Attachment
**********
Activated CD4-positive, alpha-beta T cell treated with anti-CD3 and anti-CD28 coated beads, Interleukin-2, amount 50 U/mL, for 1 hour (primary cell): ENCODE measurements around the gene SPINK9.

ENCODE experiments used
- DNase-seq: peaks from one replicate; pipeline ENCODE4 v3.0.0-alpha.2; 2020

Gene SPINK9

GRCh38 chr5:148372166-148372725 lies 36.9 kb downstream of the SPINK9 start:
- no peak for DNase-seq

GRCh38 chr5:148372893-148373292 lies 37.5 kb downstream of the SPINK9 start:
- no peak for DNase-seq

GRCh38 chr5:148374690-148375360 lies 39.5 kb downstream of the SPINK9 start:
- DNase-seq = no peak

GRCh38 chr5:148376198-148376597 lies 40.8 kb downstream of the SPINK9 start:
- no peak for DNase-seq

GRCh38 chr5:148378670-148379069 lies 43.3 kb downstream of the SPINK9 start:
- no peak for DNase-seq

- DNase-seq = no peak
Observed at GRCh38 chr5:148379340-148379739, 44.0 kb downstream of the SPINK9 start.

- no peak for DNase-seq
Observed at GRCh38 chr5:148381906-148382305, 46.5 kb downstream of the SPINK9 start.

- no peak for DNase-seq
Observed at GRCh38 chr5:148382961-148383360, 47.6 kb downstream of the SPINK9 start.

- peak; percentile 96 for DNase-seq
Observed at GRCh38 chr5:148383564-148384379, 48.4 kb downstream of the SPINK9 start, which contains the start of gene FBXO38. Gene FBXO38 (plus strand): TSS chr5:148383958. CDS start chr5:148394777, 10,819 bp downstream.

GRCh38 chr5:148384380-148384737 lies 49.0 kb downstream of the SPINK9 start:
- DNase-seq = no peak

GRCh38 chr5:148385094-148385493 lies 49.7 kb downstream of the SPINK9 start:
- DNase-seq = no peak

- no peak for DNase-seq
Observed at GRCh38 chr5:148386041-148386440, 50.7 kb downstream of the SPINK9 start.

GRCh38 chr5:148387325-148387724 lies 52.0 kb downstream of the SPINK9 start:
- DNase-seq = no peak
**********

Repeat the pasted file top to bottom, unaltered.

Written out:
Activated CD4-positive, alpha-beta T cell treated with anti-CD3 and anti-CD28 coated beads, Interleukin-2, amount 50 U/mL, for 1 hour (primary cell): ENCODE measurements around the gene SPINK9.

ENCODE experiments used
- DNase-seq: peaks from one replicate; pipeline ENCODE4 v3.0.0-alpha.2; 2020

Gene SPINK9

GRCh38 chr5:148372166-148372725 lies 36.9 kb downstream of the SPINK9 start:
- no peak for DNase-seq

GRCh38 chr5:148372893-148373292 lies 37.5 kb downstream of the SPINK9 start:
- no peak for DNase-seq

GRCh38 chr5:148374690-148375360 lies 39.5 kb downstream of the SPINK9 start:
- DNase-seq = no peak

GRCh38 chr5:148376198-148376597 lies 40.8 kb downstream of the SPINK9 start:
- no peak for DNase-seq

GRCh38 chr5:148378670-148379069 lies 43.3 kb downstream of the SPINK9 start:
- no peak for DNase-seq

- DNase-seq = no peak
Observed at GRCh38 chr5:148379340-148379739, 44.0 kb downstream of the SPINK9 start.

- no peak for DNase-seq
Observed at GRCh38 chr5:148381906-148382305, 46.5 kb downstream of the SPINK9 start.

- no peak for DNase-seq
Observed at GRCh38 chr5:148382961-148383360, 47.6 kb downstream of the SPINK9 start.

- peak; percentile 96 for DNase-seq
Observed at GRCh38 chr5:148383564-148384379, 48.4 kb downstream of the SPINK9 start, which contains the start of gene FBXO38. Gene FBXO38 (plus strand): TSS chr5:148383958. CDS start chr5:148394777, 10,819 bp downstream.

GRCh38 chr5:148384380-148384737 lies 49.0 kb downstream of the SPINK9 start:
- DNase-seq = no peak

GRCh38 chr5:148385094-148385493 lies 49.7 kb downstream of the SPINK9 start:
- DNase-seq = no peak

- no peak for DNase-seq
Observed at GRCh38 chr5:148386041-148386440, 50.7 kb downstream of the SPINK9 start.

GRCh38 chr5:148387325-148387724 lies 52.0 kb downstream of the SPINK9 start:
- DNase-seq = no peak